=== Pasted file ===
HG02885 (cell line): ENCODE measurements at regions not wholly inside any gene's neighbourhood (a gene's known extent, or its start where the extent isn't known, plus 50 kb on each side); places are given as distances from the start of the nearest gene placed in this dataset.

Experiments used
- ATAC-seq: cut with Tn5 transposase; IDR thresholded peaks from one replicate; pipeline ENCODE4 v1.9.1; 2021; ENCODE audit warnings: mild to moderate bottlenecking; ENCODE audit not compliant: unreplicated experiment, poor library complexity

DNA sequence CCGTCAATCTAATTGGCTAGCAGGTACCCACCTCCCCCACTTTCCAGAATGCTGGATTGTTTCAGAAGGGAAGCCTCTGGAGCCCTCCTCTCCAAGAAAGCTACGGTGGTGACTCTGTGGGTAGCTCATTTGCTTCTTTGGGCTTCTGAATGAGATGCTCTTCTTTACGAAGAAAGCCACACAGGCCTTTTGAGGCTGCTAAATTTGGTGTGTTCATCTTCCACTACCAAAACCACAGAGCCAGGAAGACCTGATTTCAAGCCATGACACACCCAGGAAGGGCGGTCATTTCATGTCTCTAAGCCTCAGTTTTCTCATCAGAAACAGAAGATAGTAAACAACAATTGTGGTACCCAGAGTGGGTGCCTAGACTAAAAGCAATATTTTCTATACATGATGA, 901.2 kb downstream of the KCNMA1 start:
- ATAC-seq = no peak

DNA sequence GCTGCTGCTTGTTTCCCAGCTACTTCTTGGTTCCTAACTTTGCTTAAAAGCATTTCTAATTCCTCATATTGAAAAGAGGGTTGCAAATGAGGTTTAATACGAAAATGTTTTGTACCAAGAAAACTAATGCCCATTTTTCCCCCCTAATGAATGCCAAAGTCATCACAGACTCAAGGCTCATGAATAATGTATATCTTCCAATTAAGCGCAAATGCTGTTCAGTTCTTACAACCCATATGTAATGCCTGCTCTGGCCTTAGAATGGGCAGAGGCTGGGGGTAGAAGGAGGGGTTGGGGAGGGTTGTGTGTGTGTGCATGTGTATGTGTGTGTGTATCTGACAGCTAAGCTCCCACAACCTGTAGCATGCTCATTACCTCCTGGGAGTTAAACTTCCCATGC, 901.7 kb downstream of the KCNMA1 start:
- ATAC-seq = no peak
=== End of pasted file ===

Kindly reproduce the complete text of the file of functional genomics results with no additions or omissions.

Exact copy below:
HG02885 (cell line): ENCODE measurements at regions not wholly inside any gene's neighbourhood (a gene's known extent, or its start where the extent isn't known, plus 50 kb on each side); places are given as distances from the start of the nearest gene placed in this dataset.

Experiments used
- ATAC-seq: cut with Tn5 transposase; IDR thresholded peaks from one replicate; pipeline ENCODE4 v1.9.1; 2021; ENCODE audit warnings: mild to moderate bottlenecking; ENCODE audit not compliant: unreplicated experiment, poor library complexity

DNA sequence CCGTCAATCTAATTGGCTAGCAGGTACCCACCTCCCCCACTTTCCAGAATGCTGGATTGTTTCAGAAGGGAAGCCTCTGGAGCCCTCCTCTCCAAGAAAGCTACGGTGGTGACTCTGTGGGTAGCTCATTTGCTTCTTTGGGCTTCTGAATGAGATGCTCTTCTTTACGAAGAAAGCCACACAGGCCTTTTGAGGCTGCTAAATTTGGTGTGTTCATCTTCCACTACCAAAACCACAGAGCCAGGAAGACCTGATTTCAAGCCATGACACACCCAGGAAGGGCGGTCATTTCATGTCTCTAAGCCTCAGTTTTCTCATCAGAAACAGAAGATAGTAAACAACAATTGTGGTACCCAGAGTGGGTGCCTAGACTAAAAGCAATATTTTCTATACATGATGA, 901.2 kb downstream of the KCNMA1 start:
- ATAC-seq = no peak

DNA sequence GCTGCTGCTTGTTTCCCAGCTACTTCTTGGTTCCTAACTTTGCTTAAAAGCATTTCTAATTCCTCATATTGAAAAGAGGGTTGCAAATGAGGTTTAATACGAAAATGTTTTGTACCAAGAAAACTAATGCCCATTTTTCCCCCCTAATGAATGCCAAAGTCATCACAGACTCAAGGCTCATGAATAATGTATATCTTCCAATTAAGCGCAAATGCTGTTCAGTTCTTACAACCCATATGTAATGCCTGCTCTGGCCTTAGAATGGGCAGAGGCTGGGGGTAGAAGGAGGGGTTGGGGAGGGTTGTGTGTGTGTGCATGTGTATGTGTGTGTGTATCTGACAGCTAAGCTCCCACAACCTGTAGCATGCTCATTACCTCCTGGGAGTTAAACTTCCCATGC, 901.7 kb downstream of the KCNMA1 start:
- ATAC-seq = no peak